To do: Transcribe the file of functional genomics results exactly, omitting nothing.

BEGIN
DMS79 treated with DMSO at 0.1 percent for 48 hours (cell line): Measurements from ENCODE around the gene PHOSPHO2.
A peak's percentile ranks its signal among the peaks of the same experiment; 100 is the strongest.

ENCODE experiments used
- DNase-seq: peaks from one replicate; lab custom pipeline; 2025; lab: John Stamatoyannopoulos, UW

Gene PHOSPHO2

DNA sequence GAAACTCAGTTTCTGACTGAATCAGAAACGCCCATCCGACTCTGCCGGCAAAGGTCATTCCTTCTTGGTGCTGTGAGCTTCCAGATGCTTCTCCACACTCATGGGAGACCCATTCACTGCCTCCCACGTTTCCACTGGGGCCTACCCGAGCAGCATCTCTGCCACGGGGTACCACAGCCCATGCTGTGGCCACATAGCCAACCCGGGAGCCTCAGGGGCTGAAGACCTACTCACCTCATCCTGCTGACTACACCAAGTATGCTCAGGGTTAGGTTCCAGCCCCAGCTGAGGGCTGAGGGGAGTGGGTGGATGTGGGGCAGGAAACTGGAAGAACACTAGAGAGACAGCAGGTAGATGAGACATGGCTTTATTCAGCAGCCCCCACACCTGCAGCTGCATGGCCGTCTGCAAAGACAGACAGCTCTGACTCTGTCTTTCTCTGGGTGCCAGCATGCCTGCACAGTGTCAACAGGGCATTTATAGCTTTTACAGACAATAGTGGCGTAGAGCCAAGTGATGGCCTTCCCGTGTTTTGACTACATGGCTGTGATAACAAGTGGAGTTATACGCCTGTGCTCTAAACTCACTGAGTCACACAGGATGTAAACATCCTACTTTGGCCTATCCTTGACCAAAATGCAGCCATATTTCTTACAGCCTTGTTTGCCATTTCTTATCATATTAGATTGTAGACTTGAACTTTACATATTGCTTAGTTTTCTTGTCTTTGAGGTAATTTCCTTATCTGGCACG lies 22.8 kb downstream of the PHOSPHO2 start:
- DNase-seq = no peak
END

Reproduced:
DMS79 treated with DMSO at 0.1 percent for 48 hours (cell line): Measurements from ENCODE around the gene PHOSPHO2.
A peak's percentile ranks its signal among the peaks of the same experiment; 100 is the strongest.

ENCODE experiments used
- DNase-seq: peaks from one replicate; lab custom pipeline; 2025; lab: John Stamatoyannopoulos, UW

Gene PHOSPHO2

DNA sequence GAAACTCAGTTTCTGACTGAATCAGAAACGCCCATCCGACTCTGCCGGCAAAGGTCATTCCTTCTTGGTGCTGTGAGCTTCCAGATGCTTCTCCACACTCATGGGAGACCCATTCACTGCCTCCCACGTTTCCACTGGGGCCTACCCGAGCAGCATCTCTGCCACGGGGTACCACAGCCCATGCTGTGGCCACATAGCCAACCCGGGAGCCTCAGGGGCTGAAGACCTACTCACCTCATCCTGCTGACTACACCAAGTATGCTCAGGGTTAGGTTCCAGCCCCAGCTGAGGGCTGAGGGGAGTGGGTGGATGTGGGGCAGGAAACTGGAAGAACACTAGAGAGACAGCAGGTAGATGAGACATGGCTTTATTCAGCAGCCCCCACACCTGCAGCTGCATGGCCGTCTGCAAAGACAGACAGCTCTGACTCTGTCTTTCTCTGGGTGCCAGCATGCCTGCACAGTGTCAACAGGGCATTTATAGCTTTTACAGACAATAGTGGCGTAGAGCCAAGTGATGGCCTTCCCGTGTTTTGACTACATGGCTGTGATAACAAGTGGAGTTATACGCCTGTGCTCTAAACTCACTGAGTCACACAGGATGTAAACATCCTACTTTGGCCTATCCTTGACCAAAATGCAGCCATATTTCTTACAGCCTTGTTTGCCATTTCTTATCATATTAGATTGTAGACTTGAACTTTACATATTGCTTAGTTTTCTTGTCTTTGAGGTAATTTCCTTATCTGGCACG lies 22.8 kb downstream of the PHOSPHO2 start:
- DNase-seq = no peak